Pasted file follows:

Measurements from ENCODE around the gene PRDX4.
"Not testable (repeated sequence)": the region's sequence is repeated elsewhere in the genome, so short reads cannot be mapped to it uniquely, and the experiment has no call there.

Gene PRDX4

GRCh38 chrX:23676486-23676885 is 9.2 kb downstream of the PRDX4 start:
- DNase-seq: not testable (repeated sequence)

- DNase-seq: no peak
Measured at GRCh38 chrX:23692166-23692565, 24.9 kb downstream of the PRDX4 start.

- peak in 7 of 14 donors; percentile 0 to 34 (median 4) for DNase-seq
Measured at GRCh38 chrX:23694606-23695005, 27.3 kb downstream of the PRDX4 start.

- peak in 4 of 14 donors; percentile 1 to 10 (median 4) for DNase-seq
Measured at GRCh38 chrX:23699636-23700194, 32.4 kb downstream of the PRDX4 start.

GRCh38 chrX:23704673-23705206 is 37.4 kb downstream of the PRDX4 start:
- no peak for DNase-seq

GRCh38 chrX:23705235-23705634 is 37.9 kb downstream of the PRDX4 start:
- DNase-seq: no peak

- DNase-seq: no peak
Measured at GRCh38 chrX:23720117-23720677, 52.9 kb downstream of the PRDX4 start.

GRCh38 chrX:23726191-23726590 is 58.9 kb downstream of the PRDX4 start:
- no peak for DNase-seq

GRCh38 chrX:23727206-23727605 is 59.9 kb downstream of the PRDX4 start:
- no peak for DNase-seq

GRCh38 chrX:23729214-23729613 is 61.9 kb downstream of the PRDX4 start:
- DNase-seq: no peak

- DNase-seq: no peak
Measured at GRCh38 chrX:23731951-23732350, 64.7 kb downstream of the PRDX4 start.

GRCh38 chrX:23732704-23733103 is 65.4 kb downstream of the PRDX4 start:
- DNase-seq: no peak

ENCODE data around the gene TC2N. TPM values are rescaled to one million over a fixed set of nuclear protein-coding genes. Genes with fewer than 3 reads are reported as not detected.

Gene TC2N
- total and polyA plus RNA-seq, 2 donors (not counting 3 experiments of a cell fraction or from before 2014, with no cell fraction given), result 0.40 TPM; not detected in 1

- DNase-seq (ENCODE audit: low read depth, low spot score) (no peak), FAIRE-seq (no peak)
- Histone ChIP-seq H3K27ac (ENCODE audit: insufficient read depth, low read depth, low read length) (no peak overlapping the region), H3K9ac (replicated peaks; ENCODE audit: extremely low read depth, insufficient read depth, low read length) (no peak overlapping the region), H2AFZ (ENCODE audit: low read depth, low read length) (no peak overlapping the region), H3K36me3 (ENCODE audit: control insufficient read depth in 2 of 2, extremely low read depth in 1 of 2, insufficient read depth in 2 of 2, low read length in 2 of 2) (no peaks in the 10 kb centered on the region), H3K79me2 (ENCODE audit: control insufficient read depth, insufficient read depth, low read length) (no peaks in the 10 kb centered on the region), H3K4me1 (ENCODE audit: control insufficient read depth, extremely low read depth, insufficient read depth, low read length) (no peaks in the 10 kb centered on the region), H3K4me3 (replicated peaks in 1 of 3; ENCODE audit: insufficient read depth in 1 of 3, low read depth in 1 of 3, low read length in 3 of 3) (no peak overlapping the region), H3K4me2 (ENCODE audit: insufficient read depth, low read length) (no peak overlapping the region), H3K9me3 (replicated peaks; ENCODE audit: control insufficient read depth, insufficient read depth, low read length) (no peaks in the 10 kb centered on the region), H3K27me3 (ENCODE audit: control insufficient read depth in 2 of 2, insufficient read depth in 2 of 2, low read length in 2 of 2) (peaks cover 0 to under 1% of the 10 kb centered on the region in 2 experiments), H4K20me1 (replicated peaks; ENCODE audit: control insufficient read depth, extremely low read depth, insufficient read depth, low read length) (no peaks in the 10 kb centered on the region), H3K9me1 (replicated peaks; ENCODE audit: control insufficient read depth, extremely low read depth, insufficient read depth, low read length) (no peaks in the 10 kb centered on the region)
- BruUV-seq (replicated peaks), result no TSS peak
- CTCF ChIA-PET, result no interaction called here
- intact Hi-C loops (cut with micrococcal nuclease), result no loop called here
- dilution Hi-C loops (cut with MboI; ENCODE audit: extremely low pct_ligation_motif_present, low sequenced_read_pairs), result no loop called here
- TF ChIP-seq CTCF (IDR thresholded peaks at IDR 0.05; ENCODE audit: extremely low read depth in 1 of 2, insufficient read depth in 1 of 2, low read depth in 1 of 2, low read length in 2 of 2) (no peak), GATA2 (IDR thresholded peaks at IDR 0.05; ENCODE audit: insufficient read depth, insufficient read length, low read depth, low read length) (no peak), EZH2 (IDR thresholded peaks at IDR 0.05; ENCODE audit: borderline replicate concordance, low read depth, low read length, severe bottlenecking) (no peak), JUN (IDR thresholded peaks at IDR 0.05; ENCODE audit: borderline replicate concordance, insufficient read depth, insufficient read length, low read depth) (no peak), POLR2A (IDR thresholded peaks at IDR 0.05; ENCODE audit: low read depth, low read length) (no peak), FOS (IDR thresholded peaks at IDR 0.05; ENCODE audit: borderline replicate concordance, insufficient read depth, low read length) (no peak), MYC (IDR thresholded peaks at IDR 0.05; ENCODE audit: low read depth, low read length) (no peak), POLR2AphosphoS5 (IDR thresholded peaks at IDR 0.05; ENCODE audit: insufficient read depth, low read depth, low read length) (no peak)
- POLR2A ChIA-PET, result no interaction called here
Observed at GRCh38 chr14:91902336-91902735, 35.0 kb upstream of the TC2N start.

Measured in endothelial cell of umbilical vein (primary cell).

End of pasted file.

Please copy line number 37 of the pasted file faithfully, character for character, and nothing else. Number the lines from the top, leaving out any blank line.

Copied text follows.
- TF ChIP-seq CTCF (IDR thresholded peaks at IDR 0.05; ENCODE audit: extremely low read depth in 1 of 2, insufficient read depth in 1 of 2, low read depth in 1 of 2, low read length in 2 of 2) (no peak), GATA2 (IDR thresholded peaks at IDR 0.05; ENCODE audit: insufficient read depth, insufficient read length, low read depth, low read length) (no peak), EZH2 (IDR thresholded peaks at IDR 0.05; ENCODE audit: borderline replicate concordance, low read depth, low read length, severe bottlenecking) (no peak), JUN (IDR thresholded peaks at IDR 0.05; ENCODE audit: borderline replicate concordance, insufficient read depth, insufficient read length, low read depth) (no peak), POLR2A (IDR thresholded peaks at IDR 0.05; ENCODE audit: low read depth, low read length) (no peak), FOS (IDR thresholded peaks at IDR 0.05; ENCODE audit: borderline replicate concordance, insufficient read depth, low read length) (no peak), MYC (IDR thresholded peaks at IDR 0.05; ENCODE audit: low read depth, low read length) (no peak), POLR2AphosphoS5 (IDR thresholded peaks at IDR 0.05; ENCODE audit: insufficient read depth, low read depth, low read length) (no peak)